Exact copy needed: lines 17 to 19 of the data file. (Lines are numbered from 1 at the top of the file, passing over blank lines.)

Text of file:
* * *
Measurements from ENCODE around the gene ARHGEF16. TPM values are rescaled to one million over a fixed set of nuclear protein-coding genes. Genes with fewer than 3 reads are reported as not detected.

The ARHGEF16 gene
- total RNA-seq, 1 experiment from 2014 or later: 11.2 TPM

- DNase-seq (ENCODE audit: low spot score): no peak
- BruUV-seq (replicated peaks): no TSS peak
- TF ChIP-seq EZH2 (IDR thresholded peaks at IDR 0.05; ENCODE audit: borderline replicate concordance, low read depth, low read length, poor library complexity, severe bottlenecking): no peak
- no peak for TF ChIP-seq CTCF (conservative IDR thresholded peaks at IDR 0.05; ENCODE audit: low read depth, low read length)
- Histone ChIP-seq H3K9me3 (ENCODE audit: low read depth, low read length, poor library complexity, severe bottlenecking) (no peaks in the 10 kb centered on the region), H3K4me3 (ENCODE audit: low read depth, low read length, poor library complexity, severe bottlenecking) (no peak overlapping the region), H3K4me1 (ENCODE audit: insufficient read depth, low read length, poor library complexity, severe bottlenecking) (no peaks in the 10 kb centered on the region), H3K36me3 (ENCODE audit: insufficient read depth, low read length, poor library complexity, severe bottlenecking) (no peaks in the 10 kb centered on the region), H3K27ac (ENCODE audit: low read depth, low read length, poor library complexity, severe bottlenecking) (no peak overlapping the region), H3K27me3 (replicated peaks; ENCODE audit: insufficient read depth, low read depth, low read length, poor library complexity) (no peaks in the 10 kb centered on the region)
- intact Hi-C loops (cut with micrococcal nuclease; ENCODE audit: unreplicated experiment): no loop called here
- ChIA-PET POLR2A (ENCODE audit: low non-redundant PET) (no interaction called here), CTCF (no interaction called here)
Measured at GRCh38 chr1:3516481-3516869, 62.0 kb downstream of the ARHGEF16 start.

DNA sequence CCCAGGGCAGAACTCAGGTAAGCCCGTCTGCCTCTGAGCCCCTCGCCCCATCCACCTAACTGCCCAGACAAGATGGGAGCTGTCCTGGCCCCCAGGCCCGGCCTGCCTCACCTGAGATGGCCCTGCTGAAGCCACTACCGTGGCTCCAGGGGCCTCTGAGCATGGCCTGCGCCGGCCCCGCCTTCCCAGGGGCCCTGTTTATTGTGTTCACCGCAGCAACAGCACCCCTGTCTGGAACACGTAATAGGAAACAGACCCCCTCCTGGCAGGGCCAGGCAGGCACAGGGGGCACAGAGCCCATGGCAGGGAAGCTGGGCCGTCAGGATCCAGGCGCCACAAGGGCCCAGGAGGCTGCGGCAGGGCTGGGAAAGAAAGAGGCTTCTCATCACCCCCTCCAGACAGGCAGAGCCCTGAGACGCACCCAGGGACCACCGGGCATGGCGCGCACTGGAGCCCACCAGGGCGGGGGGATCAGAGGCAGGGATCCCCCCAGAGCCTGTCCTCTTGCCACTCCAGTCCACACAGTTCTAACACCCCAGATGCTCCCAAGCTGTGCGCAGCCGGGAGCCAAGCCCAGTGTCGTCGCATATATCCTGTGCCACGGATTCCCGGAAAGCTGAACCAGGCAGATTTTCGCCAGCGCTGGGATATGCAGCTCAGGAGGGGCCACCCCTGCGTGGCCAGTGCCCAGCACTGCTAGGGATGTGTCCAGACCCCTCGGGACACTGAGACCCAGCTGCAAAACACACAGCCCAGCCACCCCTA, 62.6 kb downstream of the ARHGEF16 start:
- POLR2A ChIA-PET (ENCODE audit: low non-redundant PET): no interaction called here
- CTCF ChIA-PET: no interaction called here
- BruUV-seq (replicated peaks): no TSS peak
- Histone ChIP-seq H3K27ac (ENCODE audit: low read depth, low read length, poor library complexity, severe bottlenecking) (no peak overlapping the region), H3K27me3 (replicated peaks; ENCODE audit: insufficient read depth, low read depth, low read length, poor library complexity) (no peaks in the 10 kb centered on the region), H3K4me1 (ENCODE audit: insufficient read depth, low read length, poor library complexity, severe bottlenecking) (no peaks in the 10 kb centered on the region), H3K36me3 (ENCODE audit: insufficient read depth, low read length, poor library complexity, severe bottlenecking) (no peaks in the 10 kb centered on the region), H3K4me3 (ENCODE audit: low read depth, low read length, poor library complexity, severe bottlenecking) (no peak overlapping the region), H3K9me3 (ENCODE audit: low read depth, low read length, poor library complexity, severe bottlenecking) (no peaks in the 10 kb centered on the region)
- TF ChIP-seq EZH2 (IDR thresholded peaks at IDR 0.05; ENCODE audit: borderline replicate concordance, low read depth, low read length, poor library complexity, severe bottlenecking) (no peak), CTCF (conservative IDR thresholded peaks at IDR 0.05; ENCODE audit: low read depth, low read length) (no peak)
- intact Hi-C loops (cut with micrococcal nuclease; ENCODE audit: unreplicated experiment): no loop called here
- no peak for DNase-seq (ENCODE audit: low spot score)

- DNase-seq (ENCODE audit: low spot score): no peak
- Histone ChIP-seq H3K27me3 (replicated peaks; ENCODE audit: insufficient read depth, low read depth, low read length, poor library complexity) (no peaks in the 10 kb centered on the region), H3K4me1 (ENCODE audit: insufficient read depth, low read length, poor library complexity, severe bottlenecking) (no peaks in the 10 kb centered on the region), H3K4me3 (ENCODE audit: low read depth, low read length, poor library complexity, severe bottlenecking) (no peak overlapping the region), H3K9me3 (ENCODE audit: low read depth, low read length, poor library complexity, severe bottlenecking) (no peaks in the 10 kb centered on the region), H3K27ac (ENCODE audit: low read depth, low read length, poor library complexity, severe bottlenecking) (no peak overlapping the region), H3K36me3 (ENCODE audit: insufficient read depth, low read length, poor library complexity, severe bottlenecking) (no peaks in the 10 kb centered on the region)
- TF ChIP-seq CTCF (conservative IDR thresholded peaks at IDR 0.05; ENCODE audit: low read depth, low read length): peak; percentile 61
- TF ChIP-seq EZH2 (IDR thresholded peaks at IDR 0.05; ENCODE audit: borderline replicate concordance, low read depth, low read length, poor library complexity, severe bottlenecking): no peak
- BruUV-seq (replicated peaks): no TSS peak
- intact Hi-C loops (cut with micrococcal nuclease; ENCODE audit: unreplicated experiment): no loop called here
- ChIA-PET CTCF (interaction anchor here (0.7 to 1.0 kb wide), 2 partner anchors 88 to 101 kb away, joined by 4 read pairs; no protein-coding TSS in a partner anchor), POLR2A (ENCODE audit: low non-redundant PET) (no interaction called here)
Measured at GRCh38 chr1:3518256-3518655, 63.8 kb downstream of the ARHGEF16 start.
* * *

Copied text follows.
- TF ChIP-seq EZH2 (IDR thresholded peaks at IDR 0.05; ENCODE audit: borderline replicate concordance, low read depth, low read length, poor library complexity, severe bottlenecking) (no peak), CTCF (conservative IDR thresholded peaks at IDR 0.05; ENCODE audit: low read depth, low read length) (no peak)
- intact Hi-C loops (cut with micrococcal nuclease; ENCODE audit: unreplicated experiment): no loop called here
- no peak for DNase-seq (ENCODE audit: low spot score)